Saturday, January 15, 2011

Sleeping for Memories




Well, well, well!
Science is about to explain me to my family.
Since childhood there have been countless family stories told and retold about my sleeping.  Famous among them is the story of  my mother standing on my head to hang curtains. Seriously. I was asleep, Mama wanted to see the  results of her creativity and couldn't quite reach the curtain rod and therefore used what was handy for that last little step up. I share in the laughter of the telling but I have no memory of this event.   I was asleep.

Another story my mother tells is of putting me to bed one evening a normal, healthy child. Hours later she came to check on me and found I was still sleeping soundly. She went on to get ready for bed  but some bothersome uneasiness wouldn't leave her alone. She  barefooted back through the house to check the doors were locked, the oven turned off and one more check on  us kids. When she got to my room she turned on the lights knowing it would awaken children but I did not wake up. Not even when she tried to wake me. It was  10 days before I would awaken from a febrile coma. My mother always says it was God whispering in her ear that saved me. She said I had always been such a sound sleeper there was no observable difference.
( I've always been grateful for that whisper.)

So.
Lots of family folklore about my sleeping.
There is also lots of family stories and some considerable amount of razzing about my memory.
I have always chatted about dreams and memories. For me  it has always been like watching a movie. Full color, sound, mood, environment. Everything.  When siblings and I are talking about a shared experience I always have a lot to add. We all share the same general memory but I often have more details. As we have matured, sometimes the others have said,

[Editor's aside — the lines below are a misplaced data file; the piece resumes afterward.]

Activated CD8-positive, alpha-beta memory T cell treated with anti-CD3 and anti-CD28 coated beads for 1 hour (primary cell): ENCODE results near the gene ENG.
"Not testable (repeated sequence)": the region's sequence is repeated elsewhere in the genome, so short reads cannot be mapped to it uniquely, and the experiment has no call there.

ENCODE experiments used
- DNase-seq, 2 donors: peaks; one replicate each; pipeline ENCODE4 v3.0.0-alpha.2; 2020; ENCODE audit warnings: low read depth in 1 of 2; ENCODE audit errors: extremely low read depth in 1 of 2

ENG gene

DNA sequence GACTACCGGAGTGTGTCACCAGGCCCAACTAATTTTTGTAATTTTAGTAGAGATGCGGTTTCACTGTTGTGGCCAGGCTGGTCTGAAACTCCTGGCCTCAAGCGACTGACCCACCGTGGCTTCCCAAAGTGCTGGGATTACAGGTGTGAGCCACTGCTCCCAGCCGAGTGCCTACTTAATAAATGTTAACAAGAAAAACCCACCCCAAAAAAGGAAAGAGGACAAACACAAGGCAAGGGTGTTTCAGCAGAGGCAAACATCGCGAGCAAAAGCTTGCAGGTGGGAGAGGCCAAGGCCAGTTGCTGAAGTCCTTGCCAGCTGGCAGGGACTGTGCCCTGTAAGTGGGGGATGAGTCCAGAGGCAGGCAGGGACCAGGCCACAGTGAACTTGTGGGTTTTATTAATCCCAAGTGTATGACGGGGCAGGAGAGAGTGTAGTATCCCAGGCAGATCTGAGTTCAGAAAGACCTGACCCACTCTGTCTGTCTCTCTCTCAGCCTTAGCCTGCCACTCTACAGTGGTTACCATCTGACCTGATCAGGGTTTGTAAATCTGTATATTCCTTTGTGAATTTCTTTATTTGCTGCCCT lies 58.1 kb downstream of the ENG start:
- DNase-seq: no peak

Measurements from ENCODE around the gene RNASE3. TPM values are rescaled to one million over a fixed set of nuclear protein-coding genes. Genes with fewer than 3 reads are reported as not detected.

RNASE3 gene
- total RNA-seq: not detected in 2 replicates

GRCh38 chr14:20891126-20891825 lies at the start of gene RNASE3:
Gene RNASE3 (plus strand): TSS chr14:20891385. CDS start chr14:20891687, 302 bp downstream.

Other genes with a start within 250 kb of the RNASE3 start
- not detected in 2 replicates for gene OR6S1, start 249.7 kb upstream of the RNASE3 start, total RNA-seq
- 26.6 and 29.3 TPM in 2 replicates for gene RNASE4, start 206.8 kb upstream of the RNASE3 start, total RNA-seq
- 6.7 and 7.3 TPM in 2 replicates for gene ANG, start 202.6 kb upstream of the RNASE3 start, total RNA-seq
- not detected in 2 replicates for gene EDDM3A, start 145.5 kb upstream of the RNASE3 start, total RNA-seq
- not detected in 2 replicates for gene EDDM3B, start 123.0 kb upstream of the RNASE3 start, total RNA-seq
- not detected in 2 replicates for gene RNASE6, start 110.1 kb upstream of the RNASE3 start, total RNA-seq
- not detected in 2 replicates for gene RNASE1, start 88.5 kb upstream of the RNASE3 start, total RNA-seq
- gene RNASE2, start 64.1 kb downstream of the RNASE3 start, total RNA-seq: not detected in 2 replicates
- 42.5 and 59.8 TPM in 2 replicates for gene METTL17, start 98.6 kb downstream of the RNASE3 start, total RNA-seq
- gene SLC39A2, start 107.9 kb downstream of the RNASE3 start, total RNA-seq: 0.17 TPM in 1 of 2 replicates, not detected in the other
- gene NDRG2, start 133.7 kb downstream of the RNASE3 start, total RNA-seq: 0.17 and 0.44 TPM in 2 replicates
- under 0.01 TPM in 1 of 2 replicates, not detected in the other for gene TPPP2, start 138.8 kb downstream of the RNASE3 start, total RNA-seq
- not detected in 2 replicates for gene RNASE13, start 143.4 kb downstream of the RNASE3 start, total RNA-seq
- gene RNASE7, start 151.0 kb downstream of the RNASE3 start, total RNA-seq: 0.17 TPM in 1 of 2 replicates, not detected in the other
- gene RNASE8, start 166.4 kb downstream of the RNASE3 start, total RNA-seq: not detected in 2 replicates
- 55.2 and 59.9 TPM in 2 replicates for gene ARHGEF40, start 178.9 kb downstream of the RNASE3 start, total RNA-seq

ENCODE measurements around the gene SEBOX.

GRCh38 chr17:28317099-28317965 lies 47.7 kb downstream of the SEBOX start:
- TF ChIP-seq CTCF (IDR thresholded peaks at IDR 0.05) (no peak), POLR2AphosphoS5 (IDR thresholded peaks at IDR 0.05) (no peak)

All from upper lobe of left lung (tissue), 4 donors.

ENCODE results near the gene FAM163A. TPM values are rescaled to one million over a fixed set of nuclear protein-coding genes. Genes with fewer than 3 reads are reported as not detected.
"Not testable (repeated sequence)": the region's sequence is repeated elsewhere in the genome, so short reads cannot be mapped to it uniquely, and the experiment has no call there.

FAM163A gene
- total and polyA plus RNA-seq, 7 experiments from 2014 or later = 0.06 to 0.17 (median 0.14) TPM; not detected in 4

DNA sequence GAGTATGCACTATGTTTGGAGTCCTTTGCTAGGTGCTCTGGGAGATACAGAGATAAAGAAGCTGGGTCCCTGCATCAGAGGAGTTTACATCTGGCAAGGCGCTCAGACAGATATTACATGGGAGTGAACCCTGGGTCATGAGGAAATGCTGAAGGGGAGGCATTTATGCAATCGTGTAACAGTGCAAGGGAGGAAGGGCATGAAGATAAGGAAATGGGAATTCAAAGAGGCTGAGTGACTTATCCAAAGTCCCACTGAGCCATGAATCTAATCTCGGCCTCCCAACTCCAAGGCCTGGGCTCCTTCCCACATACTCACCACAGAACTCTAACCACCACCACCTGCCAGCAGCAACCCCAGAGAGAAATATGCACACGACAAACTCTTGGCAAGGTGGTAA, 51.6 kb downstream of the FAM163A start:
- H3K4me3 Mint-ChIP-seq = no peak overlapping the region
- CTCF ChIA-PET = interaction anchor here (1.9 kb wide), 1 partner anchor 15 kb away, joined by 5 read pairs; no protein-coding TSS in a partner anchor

"That is Fishy's visual thing".
I do have strong visual memories/recall but I also have the ability to visualize what can be. So there is sometimes doubt if I have a vision based memory the others don't share. Did I mention razzing???


 Science to my rescue!
Science now knows, KNOWS!, how well we remember is directly linked to how well we sleep.

When we are awake our memories are stored in the hippocampus portion of the brain. Those memories must then be sorted, cataloged and then stored in the neo-cortex region. That process can only happen in sleep.  A sleeping brain is a busy brain.  It must replay experiences, like video clips, before they can be transformed from short term to long term memories. My brain is stellar at this activity.


Memory is a huge area of scientific and medical research. What is learned can solve the riddles of learning disorders, stress and trauma disorders, how to retrain brains after strokes or surgeries or physical traumas.  Wonderful stuff.  In VA hospitals they have documented thousands of cases of those with dreadful war experiences never having PTSD and also cases with those who have had less horrifying experiences who do suffer, really suffer, from PTSD. There is the possibility that sleep/memory storage is the answer to the riddle and the path to corrections. We can hope.